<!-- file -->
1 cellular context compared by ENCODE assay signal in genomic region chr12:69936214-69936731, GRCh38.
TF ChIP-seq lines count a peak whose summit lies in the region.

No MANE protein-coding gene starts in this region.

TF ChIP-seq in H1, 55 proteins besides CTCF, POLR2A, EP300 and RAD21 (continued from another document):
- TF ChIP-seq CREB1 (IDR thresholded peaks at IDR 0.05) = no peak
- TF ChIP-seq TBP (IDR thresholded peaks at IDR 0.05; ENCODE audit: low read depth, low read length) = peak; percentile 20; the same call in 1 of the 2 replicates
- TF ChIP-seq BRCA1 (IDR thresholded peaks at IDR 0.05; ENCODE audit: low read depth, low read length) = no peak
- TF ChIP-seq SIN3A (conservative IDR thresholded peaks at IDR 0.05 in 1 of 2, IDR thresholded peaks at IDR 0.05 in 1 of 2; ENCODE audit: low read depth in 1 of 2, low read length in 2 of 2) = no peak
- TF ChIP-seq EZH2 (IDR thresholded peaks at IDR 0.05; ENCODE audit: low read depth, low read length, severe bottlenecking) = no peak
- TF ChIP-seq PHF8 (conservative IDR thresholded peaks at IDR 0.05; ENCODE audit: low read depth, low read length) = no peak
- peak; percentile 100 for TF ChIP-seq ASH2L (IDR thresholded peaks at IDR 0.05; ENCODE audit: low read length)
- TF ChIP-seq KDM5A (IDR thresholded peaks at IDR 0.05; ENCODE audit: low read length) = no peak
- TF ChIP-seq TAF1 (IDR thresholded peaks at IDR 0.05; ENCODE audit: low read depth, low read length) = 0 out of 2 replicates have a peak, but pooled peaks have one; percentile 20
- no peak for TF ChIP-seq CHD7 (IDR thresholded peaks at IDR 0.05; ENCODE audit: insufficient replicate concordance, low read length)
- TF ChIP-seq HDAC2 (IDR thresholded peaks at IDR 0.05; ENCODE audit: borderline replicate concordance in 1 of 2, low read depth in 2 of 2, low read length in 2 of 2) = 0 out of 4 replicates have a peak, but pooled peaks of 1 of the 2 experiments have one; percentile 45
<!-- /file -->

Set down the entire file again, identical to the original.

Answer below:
1 cellular context compared by ENCODE assay signal in genomic region chr12:69936214-69936731, GRCh38.
TF ChIP-seq lines count a peak whose summit lies in the region.

No MANE protein-coding gene starts in this region.

TF ChIP-seq in H1, 55 proteins besides CTCF, POLR2A, EP300 and RAD21 (continued from another document):
- TF ChIP-seq CREB1 (IDR thresholded peaks at IDR 0.05) = no peak
- TF ChIP-seq TBP (IDR thresholded peaks at IDR 0.05; ENCODE audit: low read depth, low read length) = peak; percentile 20; the same call in 1 of the 2 replicates
- TF ChIP-seq BRCA1 (IDR thresholded peaks at IDR 0.05; ENCODE audit: low read depth, low read length) = no peak
- TF ChIP-seq SIN3A (conservative IDR thresholded peaks at IDR 0.05 in 1 of 2, IDR thresholded peaks at IDR 0.05 in 1 of 2; ENCODE audit: low read depth in 1 of 2, low read length in 2 of 2) = no peak
- TF ChIP-seq EZH2 (IDR thresholded peaks at IDR 0.05; ENCODE audit: low read depth, low read length, severe bottlenecking) = no peak
- TF ChIP-seq PHF8 (conservative IDR thresholded peaks at IDR 0.05; ENCODE audit: low read depth, low read length) = no peak
- peak; percentile 100 for TF ChIP-seq ASH2L (IDR thresholded peaks at IDR 0.05; ENCODE audit: low read length)
- TF ChIP-seq KDM5A (IDR thresholded peaks at IDR 0.05; ENCODE audit: low read length) = no peak
- TF ChIP-seq TAF1 (IDR thresholded peaks at IDR 0.05; ENCODE audit: low read depth, low read length) = 0 out of 2 replicates have a peak, but pooled peaks have one; percentile 20
- no peak for TF ChIP-seq CHD7 (IDR thresholded peaks at IDR 0.05; ENCODE audit: insufficient replicate concordance, low read length)
- TF ChIP-seq HDAC2 (IDR thresholded peaks at IDR 0.05; ENCODE audit: borderline replicate concordance in 1 of 2, low read depth in 2 of 2, low read length in 2 of 2) = 0 out of 4 replicates have a peak, but pooled peaks of 1 of the 2 experiments have one; percentile 45